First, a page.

4 Things First-Time Parents Should Keep in Mind About Their Newborn Baby
Throughout our lives, we enter new phases and experiences that test our adaptability and patience. But few things challenge us like raising and taking care of a newborn child.
Parenthood is a lesson in contrast, full of highs and lows that test the most patient, loving, and dedicated among us.
Becoming a parent and parenting a newborn is about connection, relationships, love, and family. But it’s also filled with surprising amounts of self-discovery and doubt.
At the same time, we learn we’re capable of new levels of love; we’re also confronted with our own weaknesses — selfishness, impatience, anger. Parenthood is boundless joy and affection populated with moments of unimaginable frustration.
But don’t feel alone in your self-doubt and ignorance. Even the best parents feel adrift at times. They second-guess themselves about the best way to feed, clothe, and care for this new person in their lives.
So, doubt and anxiety are a part of it. But knowledge and understanding help parents relieve their self-doubt, letting them navigate their new worlds in relative confidence.
Here are 4 newborn baby things to know that every first-time parent should keep in mind about how to take care of a newborn bundle of joy that will help them along the way.
Also watch: Easy parenting hacks
1. You affect your newborn’s brain growth
The infant’s brain is a natural wonder. Your newborn baby begins his or her life with about 100 billion brain cells. Early on, these cells grow into a complex neural network that fuels their cognitive and emotional growth.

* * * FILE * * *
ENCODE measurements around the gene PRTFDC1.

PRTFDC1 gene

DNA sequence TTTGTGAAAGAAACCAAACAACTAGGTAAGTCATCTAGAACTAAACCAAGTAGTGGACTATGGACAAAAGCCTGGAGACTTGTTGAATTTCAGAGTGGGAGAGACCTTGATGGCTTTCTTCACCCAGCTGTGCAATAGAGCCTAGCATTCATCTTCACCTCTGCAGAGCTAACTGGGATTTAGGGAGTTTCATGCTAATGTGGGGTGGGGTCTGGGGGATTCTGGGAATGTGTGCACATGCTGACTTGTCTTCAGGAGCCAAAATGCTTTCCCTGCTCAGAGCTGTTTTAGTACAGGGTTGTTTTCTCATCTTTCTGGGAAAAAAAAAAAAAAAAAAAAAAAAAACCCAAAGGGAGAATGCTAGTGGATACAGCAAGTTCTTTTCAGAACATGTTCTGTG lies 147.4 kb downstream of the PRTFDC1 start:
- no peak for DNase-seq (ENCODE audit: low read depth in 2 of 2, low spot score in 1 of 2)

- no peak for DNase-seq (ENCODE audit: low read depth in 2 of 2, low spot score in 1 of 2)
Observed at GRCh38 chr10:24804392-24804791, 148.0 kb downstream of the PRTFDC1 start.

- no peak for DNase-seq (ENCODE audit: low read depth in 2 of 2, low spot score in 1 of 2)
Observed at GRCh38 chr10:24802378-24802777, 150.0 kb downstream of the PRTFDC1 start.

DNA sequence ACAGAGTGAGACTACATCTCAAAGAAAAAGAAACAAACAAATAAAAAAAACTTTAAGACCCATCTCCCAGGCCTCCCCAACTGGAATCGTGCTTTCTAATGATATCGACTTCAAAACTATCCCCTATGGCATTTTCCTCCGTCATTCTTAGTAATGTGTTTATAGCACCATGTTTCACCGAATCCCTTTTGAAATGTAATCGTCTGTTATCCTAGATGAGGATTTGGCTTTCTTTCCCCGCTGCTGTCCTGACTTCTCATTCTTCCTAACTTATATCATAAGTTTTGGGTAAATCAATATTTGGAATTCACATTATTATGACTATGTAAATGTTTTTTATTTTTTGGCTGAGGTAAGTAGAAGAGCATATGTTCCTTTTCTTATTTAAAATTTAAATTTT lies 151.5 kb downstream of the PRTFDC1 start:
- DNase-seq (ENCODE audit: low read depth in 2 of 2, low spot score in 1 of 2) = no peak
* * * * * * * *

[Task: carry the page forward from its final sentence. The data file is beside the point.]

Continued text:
During newborn baby care after birth, what you do as a parent impacts this natural process, either helping or hindering it. So, while you are tending to their physical needs, make sure you also help grow your newborn baby’s brain.
As your newborn’s five senses develop, there are specific cognitive experiences he or she needs from their surroundings. Stimuli like skin-on-skin contact, hearing your voice and seeing your face are basic ones.
So, many of these experiences come through normal newborn infant care activities. But others aren’t so intuitive. For example, your newborn baby prefers high-contrast images and patterns that resemble the human face.
These help your baby identify objects in their environment. Even “tummy time” is important for your infant’s cognitive growth. To help grow your newborn’s brain, make these critical stimuli available to them at the right times.
2. Your baby doesn’t need much “stuff.”
For new parents, it’s tempting to load up on the latest night lights, binky sanitizers, and other baby gadgets. But it’s easy to go overboard. Odds are, you probably don’t need as much baby stuff as you think. Caring for an infant, while difficult in practice, is a simple concept.
Newborns need to eat, sleep, and poop. And cluttering up your home with bags of impractical items will only make it harder to tend to these basic needs.
That carload of baby shower gifts you so proudly hauled home can quickly become a scourge of objects to clean, pickup, and organize. Not to mention, too much clutter will increase your stress.
So, start small and add things as you need them. Some supplies like diapers, formula, and wet wipes are a no brainer — the more, the merrier. Plus, they’re easier to store in bulk, and you can always donate any unused supplies to local women’s shelters.